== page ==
Archive for October, 2020

The Feather Mechanic

October 19, 2020

 

The Feather Mechanic

The sun is barely rising over the green hills of the high country of Lesotho and shimmering on the waters of “Home Pool” of the Bokong River. Most of us are wearily rising from our beds, shaking off the aches and pains of the last few days of intense fishing and high altitude hiking. The Guides will be up in a bit, brewing the first of many pots of coffee and slaving over the stove to manufacture another incredible breakfast.

Fly Tyer and consummate entertainer

We are all a bit tired, the fishing is intense and hiking into high beats along elevated donkey tracks in the rarefied atmosphere takes a toll. But apparently not Gordon, he is sitting hunched over a fly tying vice wrapping flies. I very much doubt he needs them, we were all well prepared for the trip and carry boxes full of numerous patterns. He just can’t stop himself.

So he sits, peering through (or perhaps over) his thick spectacles which are reflecting the early morning light, intensely focused on some diminutive morsel that is taking shape trapped in the jaws of the vice. Gordon ties flies in a posture reminiscent of the Hunchback of Notre Dam, his nose near in contact with the hook, his bobbin holder millimeters from the gradually evolving pattern. On the table is a disheveled pile of materials and a few flies already tied up whilst the rest of the camp was still snoozing and dreaming of the day to come.

Early morning focus, Gordon at the vice

Every wrap of thread is precise, there is no waste of materials or casual usage of the limited space available on the hook shank, the thread is repeatedly unwound to provide a smoother base, each wrap and pinch is precisely measured.

“Form follows function”, a classic example of Gordon’s strategy of simplicity and functionality in a fly pattern.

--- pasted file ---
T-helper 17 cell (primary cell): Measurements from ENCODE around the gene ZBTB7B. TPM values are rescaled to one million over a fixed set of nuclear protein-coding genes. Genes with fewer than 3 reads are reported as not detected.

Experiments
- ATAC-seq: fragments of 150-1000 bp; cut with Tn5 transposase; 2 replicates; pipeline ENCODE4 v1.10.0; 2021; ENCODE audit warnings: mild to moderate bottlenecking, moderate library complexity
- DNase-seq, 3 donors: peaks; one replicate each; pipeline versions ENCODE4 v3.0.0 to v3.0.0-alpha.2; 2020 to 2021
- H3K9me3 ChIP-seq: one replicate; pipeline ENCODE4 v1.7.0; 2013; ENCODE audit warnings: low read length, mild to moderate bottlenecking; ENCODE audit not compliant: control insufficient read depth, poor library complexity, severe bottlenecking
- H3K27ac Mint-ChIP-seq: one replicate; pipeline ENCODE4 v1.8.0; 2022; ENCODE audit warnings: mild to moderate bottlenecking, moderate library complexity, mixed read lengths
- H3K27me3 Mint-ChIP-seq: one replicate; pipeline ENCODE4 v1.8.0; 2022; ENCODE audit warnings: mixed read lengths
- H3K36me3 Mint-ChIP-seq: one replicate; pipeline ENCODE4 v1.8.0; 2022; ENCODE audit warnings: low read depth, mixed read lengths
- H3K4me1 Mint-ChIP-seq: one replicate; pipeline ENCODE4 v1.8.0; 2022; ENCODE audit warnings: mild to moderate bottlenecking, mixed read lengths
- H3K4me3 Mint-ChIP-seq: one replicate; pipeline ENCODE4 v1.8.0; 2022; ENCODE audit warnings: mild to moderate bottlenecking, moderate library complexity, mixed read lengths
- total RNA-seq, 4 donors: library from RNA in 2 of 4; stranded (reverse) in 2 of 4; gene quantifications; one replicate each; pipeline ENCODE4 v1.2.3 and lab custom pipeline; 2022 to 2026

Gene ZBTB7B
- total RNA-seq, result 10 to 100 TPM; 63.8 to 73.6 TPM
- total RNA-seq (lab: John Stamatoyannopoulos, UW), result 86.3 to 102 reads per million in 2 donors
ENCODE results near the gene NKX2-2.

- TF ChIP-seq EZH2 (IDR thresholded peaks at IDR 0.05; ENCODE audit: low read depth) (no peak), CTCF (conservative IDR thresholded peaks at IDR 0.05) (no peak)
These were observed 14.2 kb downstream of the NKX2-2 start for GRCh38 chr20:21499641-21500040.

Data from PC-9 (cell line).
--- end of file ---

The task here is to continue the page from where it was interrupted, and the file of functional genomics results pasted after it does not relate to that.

Then “David” , the 100 kilo camp pig, and mobile garbage disposal unit, waddles past, grunting as he goes. In a flash Gordon leaps up, declares that his most recently fashioned fly is “KAK” (shit) and decides that it is now time to “hand weigh” Davids, admittedly very impressive testicles.

David, the camp garbage disposal unit.

Gordon performs this , to my mind potentially risky operation, with apparent disregard for his own safety. David is quite placid generally, but it is obvious from his size that he would represent a formidable adversary were he upset, nobody has actually checked if he might turn violent on feeling cold hands grab his balls first thing in the morning.

It probably has less to do with bravery and more to do with entertainment, most of the guests are up now, there is an audience, and Gordon, an actor by profession, simply cannot refuse the opportunity to entertain, even at risk of losing a hand to a porcine chomp.

It is typical “Van Der Spuy”, focused one moment, engrossed even and then arms flail, expletives scream out, and he engages in some ludicrous act, grabbing a massive pig by the nuts probably not the most risky ever attempted..

Gordon is the ONLY angler I know who does a fair version of “The Macarena” whilst playing a four pound fish on light tippet. He doesn’t simply “set the hook” he leaps into the air as though all the time he had been standing on a now exploding airbag, he screams, and then provides running commentary on the take and the fight.. It is quite something to see, as said he is an entertainer, and if there is nobody else about he will simply entertain himself. With some anglers you may not know if they are enjoying themselves, Gordon leaves nobody in any doubt.

Gordon’s new book “The Feather Mechanic” is filled with gloriously handcrafted images

It would be easy to imagine that Gordon, renowned for such antics as described above, would be in some way imprecise, wayward even, but that couldn’t be further from the truth. When it comes to fly tying he is a driven man and exceptionally focused, obsessive even, a man who will take days to tie a traditional salmon fly when a thousand miles from the nearest salmon. He blends functionality and art into every wrap of thread and a logical approach to fly tying which is remarkably rare and to me greatly valued.